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Cherry Hill Public Library's DIGITAL COMMUNITY CENTER--Reaching Out to the Schools and Beyond

By Manuel Paredes - Posted Mar 1, 2005
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As librarians, we don't simply wait for people to come to us in search of answers. Nor do we look for answers exclusively within the domain of the library. Outreach is the name of the game now. We public librarians visit schools, PTAs, businesses, townships, civic groups, and other nonprofit organizations to achieve two goals: to gather information, and to let others know what we can provide.

Where There's a Need, Meet It!

In this curious undertaking of looking for more work, we at the Cherry Hill Public Library in New Jersey quickly came to recognize that there was a large information need as well as wealth of information resources dispersed and unorganized throughout our community. People seek tax information, which was available at the township and the library. New immigrants and new parents seek information on ESL opportunities, schools, and doctors. People who work away from home every day seek information on what's happening in the community so they can enjoy activities with their families on weekends. Teachers and PTAs seek tools and programs to enhance children's education.

One teacher I recently spoke with told me, "I want a resource that I can send a child to, that can pull together all the resources he or she needs to complete an assignment. And I don't just mean the Internet. I want books and pictures and videos and whatever. And the student shouldn't have to go all over town to find it." Her request didn't stop there. "Our school budget is constantly being reduced," she told me. "We have had to cancel numerous professional journals as a cost-cutting measure. And yet, the last time I was in your public library, I saw teaching journals and read articles that I never even knew existed. I was just skimming and found an article that focused exactly on something that I was doing at school. This is important stuff. It helps me do my job. And it helps the kids too."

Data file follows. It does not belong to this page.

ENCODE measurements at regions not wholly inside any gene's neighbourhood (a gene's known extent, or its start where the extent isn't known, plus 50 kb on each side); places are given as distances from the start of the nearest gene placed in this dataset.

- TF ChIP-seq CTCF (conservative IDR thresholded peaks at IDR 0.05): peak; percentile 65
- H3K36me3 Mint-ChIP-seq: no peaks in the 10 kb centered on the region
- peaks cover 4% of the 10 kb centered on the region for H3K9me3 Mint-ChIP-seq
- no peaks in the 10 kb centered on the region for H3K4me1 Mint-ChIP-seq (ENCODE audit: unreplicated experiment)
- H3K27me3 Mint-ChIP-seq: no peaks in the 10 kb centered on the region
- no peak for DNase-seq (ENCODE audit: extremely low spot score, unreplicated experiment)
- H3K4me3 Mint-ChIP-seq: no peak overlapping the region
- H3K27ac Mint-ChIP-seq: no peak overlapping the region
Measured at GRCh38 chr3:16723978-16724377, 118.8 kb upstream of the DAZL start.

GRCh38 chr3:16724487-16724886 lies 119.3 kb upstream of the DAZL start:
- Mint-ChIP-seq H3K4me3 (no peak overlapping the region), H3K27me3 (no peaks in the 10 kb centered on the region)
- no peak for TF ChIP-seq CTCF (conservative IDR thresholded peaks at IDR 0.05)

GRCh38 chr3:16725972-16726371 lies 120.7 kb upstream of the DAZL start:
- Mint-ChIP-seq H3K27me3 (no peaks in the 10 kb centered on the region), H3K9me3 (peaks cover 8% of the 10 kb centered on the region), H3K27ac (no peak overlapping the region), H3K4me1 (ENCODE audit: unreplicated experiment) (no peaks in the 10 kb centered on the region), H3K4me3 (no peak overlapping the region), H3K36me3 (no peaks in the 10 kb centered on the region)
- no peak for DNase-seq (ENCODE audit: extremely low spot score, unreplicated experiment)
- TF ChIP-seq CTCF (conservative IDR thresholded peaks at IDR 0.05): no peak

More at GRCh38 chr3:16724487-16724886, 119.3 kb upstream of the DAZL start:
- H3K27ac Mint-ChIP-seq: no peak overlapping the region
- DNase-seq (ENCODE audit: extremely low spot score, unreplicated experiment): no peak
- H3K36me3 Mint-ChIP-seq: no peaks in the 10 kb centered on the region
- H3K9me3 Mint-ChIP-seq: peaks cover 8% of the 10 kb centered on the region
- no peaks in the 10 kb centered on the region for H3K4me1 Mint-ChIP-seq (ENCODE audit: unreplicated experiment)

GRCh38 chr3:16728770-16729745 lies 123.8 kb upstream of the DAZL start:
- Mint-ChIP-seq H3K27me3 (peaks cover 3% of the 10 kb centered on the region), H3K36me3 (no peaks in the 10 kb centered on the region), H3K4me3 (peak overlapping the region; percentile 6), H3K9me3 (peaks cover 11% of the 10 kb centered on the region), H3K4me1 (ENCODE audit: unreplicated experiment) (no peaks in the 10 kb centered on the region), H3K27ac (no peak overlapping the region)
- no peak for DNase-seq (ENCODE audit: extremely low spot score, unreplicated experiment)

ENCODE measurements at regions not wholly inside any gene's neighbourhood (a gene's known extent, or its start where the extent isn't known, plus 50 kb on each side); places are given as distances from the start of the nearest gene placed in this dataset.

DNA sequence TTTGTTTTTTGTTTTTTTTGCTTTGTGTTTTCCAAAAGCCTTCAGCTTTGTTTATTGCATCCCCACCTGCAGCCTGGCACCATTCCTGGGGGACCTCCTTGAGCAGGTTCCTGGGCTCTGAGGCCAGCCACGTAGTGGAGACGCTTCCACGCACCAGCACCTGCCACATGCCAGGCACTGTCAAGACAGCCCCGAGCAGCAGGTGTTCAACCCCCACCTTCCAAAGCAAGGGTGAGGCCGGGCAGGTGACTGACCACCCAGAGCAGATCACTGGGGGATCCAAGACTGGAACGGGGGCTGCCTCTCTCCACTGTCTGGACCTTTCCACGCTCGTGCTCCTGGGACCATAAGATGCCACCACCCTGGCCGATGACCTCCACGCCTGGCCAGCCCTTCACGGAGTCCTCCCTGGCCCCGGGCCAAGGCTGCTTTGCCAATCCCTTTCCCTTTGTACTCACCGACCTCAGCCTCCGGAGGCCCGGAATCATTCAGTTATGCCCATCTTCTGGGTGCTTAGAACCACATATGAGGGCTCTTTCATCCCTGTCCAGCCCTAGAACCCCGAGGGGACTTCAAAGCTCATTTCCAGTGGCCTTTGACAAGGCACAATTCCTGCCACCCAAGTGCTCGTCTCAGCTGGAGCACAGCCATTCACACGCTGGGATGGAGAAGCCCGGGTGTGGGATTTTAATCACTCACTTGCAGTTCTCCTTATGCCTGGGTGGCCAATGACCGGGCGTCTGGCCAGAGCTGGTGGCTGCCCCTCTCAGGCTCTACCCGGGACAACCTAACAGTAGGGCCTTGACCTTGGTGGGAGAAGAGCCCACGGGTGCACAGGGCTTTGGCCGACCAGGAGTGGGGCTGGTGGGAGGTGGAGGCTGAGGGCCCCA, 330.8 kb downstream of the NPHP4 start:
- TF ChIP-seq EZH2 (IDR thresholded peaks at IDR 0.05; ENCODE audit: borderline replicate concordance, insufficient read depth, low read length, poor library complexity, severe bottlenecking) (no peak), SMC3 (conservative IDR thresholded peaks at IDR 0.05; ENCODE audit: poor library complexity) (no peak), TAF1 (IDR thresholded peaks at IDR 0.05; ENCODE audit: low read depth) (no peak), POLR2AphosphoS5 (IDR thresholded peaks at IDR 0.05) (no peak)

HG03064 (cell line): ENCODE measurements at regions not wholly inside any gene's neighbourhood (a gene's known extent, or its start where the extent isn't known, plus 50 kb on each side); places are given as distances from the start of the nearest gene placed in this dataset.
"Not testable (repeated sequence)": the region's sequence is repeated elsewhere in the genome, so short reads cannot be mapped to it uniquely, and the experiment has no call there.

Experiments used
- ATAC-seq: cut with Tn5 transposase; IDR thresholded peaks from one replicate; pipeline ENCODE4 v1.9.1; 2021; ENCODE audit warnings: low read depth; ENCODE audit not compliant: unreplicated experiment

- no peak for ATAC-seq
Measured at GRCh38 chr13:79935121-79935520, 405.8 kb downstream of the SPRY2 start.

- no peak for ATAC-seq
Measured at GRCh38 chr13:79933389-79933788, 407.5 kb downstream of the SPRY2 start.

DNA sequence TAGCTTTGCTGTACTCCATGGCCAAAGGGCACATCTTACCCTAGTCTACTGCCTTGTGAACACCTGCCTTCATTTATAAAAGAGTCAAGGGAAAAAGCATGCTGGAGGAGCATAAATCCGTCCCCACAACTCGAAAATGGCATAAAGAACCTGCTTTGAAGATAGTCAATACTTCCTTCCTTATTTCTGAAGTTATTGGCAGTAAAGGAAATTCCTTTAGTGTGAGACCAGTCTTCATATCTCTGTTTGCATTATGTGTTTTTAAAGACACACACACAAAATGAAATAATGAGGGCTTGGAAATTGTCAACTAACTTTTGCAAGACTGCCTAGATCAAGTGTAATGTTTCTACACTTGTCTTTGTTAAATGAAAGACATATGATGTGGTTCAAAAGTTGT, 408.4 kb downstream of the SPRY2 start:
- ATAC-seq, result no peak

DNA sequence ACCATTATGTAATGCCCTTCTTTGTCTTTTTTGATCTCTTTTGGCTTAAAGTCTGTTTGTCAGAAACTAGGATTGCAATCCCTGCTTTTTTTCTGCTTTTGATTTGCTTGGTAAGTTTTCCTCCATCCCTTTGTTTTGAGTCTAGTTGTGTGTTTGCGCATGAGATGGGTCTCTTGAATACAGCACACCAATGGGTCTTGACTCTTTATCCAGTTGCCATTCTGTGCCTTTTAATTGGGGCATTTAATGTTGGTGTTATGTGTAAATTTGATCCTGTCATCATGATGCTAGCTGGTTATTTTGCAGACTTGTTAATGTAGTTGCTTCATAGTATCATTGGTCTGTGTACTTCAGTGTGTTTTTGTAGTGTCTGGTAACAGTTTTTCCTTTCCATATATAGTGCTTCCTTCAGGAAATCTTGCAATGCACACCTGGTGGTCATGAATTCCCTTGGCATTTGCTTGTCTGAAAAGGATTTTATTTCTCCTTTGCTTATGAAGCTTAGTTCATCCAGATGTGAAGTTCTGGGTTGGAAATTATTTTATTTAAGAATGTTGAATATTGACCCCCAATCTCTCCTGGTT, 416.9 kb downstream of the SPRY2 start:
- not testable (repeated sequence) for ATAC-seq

I was charged! Challenging needs such as this are validated by the requests of educators and children. Based upon this and similar stories, we recognized that we should work to identify common needs across the community and to gather the resources for them--and to have these resources at our fingertips. The solution should be a multifaceted single resource that would address the communitywide needs of children, adults, and seniors in a multilingual and culturally diverse population.


This article is available in its entirety in a variety of formats — Preview, Full Text, Text+Graphics, and Page Image PDF — on a pay-per-view basis, courtesy of ITI's InfoCentral. CLICK HERE.

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